Working in the archives of the Kelley House Museum is fascinating because you are always finding tidbits of history that leave you going “Wow! I didn’t know that!” Like ghost towns . . . What?? We have ghost towns in our county? You bet we do.
Railroads gave us a lot of them. L.E. White’s lumber company railroad went out to a split in the tracks and they named it Salsig, or Manzanita. Now within Mendocino Redwood Lumber Company holdings, you could never get permission to go there, but it existed.
The north county had Andersonia near Bear Harbor, De Haven, Hardy Creek, Kibesillah, Kenny, Moody, Needle Rock, Union Landing, Usal and Wages Creek. Many were big enough to have a post office and a school and lasted as long as there were forests to cut.
Railroads went to, or by, Alpine (or Duffy), Christine, Glen Blair, Hopflat (eight miles up the Navarro River), Irmulco, Navarra (also spelled Navarro), Northwest (now Brooktrails), Sherwood and Salmon Creek.
Some ghost towns changed their names and survived. Willistville became Willits, Kendall City became Boonville, Sanel turned into Hopland, Miller became Bridgeport (though only one ranch is left). The folks at Cuffey’s Cove moved to Greenwood/Elk. Hermitage residents moved to Yorkville. Laguna became Cleone and Little Lake joined Willits.
“Honest” Harry Meiggs was in San Francisco in 1852 arranging financing for the Mendocino Lumber Company and met cartographers drawing maps of northern California. He pointed to Big River and said, “That’s Meiggsville!” Look at the map of the U.S.A. in the Escola Room of the Kelley House Museum and sure enough Mendocino City shows as Meigsville. This man later absconded with all the funding for the company and did NOT get the town named after him, except on one map.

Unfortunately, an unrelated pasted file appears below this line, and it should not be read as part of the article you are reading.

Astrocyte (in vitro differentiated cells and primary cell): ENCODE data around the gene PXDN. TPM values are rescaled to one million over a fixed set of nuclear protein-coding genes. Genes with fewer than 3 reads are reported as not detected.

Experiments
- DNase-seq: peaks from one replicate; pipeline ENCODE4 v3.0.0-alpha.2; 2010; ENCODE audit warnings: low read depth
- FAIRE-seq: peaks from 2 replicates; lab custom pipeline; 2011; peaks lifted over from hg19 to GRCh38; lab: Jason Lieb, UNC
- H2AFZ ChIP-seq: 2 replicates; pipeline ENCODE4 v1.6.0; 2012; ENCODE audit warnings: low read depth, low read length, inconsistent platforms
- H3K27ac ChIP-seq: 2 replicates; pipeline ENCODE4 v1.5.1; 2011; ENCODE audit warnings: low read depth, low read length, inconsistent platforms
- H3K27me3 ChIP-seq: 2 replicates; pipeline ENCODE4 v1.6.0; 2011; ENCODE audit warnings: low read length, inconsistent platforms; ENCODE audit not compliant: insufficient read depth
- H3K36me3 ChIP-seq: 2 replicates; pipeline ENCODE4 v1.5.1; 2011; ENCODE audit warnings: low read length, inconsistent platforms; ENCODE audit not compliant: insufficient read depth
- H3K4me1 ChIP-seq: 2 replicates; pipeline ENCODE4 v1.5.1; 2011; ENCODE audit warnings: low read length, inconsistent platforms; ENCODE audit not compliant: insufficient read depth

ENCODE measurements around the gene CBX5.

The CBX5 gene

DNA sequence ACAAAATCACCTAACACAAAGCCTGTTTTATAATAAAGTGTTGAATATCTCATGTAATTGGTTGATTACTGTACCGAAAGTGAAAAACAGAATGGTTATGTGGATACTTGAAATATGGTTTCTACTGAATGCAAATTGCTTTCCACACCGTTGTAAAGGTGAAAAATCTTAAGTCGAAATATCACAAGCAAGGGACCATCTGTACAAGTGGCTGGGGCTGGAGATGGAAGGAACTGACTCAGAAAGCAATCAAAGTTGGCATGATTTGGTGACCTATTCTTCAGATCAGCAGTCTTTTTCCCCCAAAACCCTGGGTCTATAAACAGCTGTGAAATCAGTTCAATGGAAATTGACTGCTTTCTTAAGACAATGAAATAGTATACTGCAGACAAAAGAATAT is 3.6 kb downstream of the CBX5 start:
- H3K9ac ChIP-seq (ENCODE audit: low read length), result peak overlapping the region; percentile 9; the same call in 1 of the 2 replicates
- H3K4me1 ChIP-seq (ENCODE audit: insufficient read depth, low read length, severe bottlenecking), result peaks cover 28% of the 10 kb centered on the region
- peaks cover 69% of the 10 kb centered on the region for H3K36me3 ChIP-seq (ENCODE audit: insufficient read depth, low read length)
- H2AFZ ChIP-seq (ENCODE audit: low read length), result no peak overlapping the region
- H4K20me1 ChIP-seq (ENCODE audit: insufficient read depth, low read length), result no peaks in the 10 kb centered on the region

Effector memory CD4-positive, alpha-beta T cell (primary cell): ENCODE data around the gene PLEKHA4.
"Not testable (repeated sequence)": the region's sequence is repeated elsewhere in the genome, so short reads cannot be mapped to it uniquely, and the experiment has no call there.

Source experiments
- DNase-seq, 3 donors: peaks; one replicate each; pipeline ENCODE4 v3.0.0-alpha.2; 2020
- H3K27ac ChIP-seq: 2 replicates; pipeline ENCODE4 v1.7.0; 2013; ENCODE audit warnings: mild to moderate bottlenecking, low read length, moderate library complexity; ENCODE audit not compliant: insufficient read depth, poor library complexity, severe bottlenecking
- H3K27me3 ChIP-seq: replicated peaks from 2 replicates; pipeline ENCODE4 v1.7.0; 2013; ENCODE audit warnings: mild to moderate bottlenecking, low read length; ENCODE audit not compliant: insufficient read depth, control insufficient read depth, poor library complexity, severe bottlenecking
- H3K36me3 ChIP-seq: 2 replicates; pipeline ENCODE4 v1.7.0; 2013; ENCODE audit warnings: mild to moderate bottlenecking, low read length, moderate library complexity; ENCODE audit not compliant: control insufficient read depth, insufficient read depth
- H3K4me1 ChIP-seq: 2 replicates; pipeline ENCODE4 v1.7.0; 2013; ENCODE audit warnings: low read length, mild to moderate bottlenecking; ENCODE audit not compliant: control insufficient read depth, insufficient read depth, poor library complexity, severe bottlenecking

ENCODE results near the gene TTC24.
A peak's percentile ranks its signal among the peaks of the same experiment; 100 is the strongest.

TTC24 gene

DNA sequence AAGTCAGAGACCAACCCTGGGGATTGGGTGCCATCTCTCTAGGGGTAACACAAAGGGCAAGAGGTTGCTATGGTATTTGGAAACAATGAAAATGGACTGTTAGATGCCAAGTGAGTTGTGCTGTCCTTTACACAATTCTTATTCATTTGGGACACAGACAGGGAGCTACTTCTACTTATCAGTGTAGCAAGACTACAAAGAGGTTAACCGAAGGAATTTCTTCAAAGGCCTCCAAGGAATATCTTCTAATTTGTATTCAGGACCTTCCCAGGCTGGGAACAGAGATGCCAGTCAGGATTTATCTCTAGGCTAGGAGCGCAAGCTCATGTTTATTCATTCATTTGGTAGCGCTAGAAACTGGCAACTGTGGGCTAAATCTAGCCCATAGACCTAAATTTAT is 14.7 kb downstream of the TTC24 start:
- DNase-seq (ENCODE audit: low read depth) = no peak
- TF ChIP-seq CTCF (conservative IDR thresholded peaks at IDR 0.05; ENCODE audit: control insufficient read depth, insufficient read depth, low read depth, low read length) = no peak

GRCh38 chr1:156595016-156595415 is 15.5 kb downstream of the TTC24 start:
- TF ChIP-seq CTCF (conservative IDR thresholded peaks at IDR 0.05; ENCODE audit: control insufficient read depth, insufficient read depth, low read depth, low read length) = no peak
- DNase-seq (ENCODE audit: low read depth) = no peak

If you lived in Coyote Valley your town is now under Lake Mendocino and if you lived in Hullsville your town is under Lake Pillsbury. If you lived in Melburne the word is still on a side of a barn on the Comptche-Ukiah Road. I always thought I’d like to live in Eden Valley and I’d expect it to be lovely. It’s southwest of Covelo.
Some towns could be transported on train cars. A kitchen, dining hall, school, store and sleeping cabins were all built to fit on flat cars. Once an area was logged the whole enterprise was put on rail cars and moved to the next work site. The Kelley House Museum in its archives has photos of these towns on rails being moved.
If you would like to take a look at these historic photos and maps — or volunteer as a researcher or writer — please contact email@example.com or call 707-937-5791.